The team that developed the Web site you’re enjoying today faced some stiff challenges along the way. An aggressive timeline was just the most obvious hurdle: Builder.com was developed, tested, and deployed in a little less than three months' time, all on the heels of another large project (Version 5 of our sister site, TechRepublic.com). Differences in cultures between the two teams that worked together provided a subtler but no less significant challenge as the development team worked on Builder.com, their first project for CNET Networks. I recently spoke with Doug Lane, the manager of CNET Louisville’s engineering team, to find out how they pulled it all off.
Builder: Can you briefly describe Builder.com's architecture?
Doug: Builder.com was developed from the code base used by TechRepublic. Both sites are built using server-side Java and Art Technology Group's proprietary dynamic JHTML pages, run on ATG's Dynamo application server, plus a major vendor's enterprise RDBMS that I won't give specifics on. Both sites are served by Apache running on Solaris servers.
B: How much work did you have to do to TechRepublic's code base to get it up to speed for use on Builder.com?
D: We had to tweak it a lot to handle the two different products and share pages between them. The UI was a very big deal: Our article page had to be heavily reengineered to handle the differences between TechRepublic and Builder.com.
B: What was the general timeline for Builder.com?
D: The functional specification was developed in the latter half of December, with development beginning in the first part of January and completing sometime in mid-February. QA started immediately after. Our beta launched February 23, and we officially launched the new site March 1. We worked a lot of nights and weekends.
B: Did you do anything special to keep morale up during this time?
D: Early on, the challenge was daunting, until people started building some momentum. I mostly just tried to stay calm and listen, although I'm sure my team thought I wasn't listening at times. You have to listen when someone tells you they can't get something done and has facts to back it up. If they're just venting or mouthing off, you still listen, but you keep moving forward. You can't go tell the business people we won't meet a deadline because someone just doesn't feel right about it.
Managing expectations and philosophy differences
B: That's not a lot of time. How did you manage expectations to make sure they were reasonable given your timeframe?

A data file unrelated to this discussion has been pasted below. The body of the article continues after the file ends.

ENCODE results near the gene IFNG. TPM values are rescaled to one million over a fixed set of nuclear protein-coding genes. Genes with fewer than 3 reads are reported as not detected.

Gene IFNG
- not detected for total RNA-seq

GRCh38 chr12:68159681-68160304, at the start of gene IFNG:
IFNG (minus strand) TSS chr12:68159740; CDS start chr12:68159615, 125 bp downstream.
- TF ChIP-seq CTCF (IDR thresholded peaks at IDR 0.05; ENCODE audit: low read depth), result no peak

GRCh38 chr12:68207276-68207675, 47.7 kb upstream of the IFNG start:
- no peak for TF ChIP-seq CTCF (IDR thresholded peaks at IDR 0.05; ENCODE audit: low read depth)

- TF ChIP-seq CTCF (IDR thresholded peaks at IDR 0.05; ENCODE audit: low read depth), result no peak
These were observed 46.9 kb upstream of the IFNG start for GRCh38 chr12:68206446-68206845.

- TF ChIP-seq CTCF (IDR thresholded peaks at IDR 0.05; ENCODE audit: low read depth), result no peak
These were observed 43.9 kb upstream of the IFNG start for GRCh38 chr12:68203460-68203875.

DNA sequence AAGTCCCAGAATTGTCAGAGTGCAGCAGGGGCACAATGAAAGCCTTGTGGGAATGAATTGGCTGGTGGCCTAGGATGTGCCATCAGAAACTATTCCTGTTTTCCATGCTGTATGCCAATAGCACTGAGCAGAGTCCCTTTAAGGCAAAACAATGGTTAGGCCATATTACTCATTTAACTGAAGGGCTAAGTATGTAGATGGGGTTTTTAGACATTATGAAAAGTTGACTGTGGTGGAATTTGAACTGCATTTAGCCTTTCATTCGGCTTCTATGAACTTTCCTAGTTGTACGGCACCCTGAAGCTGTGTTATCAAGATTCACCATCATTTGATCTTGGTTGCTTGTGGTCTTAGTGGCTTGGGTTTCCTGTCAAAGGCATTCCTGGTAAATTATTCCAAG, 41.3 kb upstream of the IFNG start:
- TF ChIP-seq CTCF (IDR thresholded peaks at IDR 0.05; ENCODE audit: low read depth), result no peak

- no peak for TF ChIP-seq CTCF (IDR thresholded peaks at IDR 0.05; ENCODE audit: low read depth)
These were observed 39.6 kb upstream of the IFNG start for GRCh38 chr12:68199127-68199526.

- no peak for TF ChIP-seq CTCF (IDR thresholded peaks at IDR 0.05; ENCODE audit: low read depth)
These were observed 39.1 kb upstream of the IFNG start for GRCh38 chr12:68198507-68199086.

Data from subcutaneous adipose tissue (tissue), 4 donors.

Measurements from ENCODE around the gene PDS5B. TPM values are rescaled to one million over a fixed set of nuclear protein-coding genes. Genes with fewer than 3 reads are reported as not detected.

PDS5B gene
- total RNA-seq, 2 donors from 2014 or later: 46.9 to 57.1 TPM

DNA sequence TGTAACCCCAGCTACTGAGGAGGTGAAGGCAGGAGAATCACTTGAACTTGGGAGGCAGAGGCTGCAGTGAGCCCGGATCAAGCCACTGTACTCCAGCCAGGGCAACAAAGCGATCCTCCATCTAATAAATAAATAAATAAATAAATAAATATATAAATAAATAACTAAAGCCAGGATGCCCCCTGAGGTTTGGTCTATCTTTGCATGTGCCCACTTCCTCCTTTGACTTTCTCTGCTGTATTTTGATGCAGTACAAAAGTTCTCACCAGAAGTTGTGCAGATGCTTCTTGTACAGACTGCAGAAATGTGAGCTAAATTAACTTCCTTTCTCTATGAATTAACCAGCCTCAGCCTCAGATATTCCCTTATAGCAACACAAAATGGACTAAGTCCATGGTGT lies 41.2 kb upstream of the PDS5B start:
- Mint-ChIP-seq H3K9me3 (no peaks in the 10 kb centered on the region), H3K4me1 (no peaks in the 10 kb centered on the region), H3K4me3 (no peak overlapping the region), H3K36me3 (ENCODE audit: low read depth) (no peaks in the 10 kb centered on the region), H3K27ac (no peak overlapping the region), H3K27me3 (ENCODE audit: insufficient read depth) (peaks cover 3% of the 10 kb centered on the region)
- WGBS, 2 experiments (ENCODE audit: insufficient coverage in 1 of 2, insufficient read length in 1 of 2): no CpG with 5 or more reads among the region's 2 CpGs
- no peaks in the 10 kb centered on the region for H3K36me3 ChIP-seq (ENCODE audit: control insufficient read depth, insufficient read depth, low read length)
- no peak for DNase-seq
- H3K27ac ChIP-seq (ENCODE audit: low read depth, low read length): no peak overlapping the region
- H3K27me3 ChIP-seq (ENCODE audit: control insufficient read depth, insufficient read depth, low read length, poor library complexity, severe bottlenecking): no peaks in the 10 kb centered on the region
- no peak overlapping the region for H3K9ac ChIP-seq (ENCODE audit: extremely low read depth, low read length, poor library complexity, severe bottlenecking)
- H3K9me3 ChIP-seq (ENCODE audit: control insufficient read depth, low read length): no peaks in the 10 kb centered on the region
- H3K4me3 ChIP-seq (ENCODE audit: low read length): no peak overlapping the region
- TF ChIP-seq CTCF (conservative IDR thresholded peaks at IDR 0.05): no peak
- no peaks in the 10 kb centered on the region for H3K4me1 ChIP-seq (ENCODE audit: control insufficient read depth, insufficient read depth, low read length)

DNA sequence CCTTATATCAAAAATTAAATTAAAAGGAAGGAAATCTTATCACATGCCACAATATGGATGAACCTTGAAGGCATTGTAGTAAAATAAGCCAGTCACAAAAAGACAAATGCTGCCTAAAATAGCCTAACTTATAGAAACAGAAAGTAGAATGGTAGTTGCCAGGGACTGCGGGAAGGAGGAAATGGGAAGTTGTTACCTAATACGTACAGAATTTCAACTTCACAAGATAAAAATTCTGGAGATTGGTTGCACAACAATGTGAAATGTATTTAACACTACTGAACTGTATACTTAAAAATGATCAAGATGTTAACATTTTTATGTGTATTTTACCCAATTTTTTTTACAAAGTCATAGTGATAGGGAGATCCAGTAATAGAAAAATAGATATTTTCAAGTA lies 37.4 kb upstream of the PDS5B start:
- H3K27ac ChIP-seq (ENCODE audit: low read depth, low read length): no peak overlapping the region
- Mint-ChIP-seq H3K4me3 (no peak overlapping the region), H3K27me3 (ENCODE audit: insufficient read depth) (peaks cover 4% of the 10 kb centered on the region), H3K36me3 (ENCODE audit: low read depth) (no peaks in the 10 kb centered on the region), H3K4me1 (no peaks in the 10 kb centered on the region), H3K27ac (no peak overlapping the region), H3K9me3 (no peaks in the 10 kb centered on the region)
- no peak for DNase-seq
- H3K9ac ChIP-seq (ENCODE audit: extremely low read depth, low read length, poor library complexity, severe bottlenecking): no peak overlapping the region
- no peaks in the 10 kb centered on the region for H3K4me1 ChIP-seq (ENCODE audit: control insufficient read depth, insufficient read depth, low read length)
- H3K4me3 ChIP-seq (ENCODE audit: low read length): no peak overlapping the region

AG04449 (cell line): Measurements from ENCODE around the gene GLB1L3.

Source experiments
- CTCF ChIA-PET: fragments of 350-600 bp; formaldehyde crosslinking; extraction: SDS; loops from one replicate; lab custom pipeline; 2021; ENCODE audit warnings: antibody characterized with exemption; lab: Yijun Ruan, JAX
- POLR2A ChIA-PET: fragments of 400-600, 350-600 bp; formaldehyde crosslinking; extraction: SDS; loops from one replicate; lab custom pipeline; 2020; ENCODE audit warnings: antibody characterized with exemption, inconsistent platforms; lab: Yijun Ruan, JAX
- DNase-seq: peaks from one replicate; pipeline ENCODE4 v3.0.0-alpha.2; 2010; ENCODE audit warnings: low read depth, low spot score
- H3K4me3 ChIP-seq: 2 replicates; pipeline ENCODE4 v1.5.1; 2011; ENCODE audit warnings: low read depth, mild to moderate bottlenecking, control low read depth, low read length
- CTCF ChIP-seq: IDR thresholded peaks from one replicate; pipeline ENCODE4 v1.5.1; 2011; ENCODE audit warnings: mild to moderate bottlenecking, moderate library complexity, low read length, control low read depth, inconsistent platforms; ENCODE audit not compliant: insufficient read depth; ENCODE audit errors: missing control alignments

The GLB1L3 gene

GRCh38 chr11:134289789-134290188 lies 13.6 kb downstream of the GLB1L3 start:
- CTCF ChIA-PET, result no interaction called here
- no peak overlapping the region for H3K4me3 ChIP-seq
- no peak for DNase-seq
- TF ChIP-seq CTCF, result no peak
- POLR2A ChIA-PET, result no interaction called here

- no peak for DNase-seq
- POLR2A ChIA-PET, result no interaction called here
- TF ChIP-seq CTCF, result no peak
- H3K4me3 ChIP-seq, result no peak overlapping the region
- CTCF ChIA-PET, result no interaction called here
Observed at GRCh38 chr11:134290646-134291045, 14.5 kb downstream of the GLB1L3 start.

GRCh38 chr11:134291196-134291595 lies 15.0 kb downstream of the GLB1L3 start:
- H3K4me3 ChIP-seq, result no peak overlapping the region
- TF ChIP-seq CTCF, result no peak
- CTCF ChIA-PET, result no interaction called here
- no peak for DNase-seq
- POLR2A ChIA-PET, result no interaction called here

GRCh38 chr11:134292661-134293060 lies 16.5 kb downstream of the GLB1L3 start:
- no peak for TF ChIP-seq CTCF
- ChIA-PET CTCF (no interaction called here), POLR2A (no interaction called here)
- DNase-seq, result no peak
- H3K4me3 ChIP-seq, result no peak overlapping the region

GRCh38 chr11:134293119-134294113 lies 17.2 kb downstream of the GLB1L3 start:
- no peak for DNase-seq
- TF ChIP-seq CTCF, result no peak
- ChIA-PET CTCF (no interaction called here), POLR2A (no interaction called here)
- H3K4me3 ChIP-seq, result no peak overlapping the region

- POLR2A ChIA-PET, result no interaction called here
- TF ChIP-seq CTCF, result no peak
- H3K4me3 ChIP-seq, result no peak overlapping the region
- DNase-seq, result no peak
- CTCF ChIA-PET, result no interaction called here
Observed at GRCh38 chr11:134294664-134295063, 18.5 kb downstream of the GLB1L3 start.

D: We didn't have much trouble there, since the business people were date-driven and understood from the beginning that features might have to be cut. We were fortunate that a key business driver had a background in engineering and knew the constraints of working in a compressed timeframe. That helped. Also, the developers had direct access to the business people, so that saved a lot of time that would normally be taken up by meetings or going through me.
B: TechRepublic is a fairly recent addition to CNET Networks, and this was your team's first big project working directly with CNET. There had to have been some differences of opinion about what works and what doesn't work for a Web site like Builder.com. How did you deal with that?
D: There certainly were philosophical differences. CNET traditionally publishes a lot of pages with relatively fewer opportunities for community interaction. TechRepublic, on the other hand, is the opposite—sharing and coupling components on its pages to provide more community interaction. Of course, the TechRepublic platform does not handle the same scale of traffic as CNET's. So there were times that they simply didn't understand why we did things the way we did. I found that explaining TechRepublic's evolution helped them to understand the "why."
B: Were there other differences?
D: Other than philosophical, QA was one of the bigger differences. TechRepublic's QA focuses on user acceptance testing more so than CNET's, which I believe looks at the code more. Of course, code that performs correctly should give a good user experience too. TechRepublic and CNET approach it from different angles with the same goal in mind.
With CNET's method of publishing static HTML, they can change the UI near the launch date without affecting QA. TechRepublic dynamically generates its pages as users navigate the site, since user feedback changes the appearance of the site. What may appear to be minor tweaks to the TechRepublic UI can easily cascade and cause more engineering and QA work than anticipated. Until someone explains it to you or you see it for yourself, it is difficult to envision another way of producing a Web site other than what you have known.
Keeping the stakeholders involved
B: When stakeholders aren't involved in a project, it usually fails. How did you get and keep the stakeholders involved in Builder.com?
D: If the stakeholders don't get involved from the beginning, expect trouble, because expectations between technology and business will not be congruent. In this case, they motivated themselves to get involved, so I really didn't have to.
That answer doesn't help you any, though, so here's what I'd suggest to avoid trouble:
- A formal kickoff meeting for a project helps define roles and responsibilities for everyone. Every project should have one of these.
- Communicate the project's status frequently (at least weekly) with the stakeholders. Don't make decisions for them. Prepare facts and ask them to make the decisions. Also, make clear the urgency of the decisions and how their vacillation may impact the schedule. After all, it's their project, so they should care.
- If you do feel the stakeholders are not engaged, then you need to tell your manager, so he or she can escalate it up the chain and have it come back down the chain to the stakeholders.